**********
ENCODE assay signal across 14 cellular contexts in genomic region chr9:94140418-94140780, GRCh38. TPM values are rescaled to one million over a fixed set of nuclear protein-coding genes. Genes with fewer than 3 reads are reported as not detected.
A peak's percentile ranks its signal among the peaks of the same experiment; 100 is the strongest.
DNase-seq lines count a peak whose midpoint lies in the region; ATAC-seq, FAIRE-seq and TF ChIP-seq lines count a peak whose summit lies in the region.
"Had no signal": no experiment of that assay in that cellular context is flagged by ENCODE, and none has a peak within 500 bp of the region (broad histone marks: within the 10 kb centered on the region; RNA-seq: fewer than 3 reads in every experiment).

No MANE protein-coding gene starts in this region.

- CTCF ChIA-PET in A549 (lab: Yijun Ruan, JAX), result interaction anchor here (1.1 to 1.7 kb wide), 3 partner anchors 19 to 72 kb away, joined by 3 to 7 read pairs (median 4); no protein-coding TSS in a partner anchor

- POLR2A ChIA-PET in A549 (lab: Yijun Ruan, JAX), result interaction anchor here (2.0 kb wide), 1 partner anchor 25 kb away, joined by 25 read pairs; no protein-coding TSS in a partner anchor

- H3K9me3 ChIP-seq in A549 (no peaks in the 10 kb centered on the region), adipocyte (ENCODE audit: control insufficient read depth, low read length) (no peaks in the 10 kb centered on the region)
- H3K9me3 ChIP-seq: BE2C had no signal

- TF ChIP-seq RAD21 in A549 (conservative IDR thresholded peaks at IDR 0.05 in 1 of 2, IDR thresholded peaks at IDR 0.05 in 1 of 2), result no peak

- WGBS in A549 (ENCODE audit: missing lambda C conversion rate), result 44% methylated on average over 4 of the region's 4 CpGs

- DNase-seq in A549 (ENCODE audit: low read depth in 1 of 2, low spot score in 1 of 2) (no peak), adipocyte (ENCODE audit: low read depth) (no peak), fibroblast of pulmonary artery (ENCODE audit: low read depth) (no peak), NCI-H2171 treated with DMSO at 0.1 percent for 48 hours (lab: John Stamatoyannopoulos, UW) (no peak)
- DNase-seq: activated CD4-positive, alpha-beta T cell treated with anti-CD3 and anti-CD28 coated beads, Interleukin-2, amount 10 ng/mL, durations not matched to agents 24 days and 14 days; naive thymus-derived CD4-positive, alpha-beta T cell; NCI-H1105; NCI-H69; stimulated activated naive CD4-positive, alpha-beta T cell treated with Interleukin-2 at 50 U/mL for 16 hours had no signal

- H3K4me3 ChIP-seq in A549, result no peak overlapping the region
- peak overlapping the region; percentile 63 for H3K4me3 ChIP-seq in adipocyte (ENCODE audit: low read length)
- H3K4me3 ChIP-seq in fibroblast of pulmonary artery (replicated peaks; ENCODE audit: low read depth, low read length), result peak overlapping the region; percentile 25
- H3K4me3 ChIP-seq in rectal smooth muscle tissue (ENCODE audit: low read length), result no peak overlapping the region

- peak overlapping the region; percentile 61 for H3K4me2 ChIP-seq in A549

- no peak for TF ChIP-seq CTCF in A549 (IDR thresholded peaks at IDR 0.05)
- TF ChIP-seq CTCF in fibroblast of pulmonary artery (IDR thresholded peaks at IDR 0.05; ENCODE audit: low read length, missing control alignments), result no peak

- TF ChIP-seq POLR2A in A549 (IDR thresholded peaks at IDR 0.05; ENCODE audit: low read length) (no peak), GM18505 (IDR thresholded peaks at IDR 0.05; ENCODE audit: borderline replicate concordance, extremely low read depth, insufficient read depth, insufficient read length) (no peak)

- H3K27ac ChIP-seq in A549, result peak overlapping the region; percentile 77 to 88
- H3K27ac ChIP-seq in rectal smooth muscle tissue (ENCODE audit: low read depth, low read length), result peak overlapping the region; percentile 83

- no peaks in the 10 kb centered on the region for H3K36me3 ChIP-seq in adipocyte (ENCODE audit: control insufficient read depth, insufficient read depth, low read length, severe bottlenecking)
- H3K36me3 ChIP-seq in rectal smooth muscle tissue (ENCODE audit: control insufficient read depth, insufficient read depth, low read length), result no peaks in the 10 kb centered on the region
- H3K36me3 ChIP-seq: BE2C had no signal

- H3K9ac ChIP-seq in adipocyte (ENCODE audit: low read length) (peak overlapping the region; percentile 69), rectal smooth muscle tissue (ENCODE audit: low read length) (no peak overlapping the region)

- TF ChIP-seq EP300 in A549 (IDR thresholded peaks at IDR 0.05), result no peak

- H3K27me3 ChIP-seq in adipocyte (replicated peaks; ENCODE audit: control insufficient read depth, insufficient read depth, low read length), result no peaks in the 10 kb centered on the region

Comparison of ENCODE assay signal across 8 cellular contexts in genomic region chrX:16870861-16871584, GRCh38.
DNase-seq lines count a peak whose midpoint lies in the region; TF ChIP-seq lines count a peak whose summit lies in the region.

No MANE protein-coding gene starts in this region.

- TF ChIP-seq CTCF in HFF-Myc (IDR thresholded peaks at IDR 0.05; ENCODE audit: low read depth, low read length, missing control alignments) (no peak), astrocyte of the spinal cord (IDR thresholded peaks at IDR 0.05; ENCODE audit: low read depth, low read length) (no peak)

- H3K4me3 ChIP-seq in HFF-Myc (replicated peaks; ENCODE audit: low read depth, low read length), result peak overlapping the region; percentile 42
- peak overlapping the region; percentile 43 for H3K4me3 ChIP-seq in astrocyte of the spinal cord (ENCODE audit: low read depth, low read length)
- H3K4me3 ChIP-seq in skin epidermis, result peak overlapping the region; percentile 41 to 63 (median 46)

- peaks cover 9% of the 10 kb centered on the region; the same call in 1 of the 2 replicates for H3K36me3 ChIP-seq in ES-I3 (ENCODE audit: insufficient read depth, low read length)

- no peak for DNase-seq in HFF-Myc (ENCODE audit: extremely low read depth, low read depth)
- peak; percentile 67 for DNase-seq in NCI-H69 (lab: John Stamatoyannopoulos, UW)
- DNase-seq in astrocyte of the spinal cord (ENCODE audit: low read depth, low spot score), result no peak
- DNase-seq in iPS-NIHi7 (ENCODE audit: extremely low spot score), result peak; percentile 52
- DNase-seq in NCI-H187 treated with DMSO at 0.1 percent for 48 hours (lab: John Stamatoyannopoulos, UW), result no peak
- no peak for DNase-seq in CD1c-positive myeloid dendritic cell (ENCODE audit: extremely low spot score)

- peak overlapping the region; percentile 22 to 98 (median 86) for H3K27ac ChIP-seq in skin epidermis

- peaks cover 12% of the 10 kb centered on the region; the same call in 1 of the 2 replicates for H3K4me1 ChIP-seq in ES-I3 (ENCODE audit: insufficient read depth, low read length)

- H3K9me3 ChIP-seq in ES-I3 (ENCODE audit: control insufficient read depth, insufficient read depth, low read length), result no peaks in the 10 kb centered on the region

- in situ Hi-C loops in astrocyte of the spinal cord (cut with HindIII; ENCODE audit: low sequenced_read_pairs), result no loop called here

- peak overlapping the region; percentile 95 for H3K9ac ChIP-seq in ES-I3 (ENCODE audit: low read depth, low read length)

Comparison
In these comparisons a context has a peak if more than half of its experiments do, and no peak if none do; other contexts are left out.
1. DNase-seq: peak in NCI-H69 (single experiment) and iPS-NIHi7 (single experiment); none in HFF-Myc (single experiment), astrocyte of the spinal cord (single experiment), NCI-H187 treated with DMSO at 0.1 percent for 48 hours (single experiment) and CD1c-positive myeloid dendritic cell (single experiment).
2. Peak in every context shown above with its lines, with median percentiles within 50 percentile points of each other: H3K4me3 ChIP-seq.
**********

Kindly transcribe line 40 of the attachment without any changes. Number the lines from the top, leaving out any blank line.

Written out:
- DNase-seq in astrocyte of the spinal cord (ENCODE audit: low read depth, low spot score), result no peak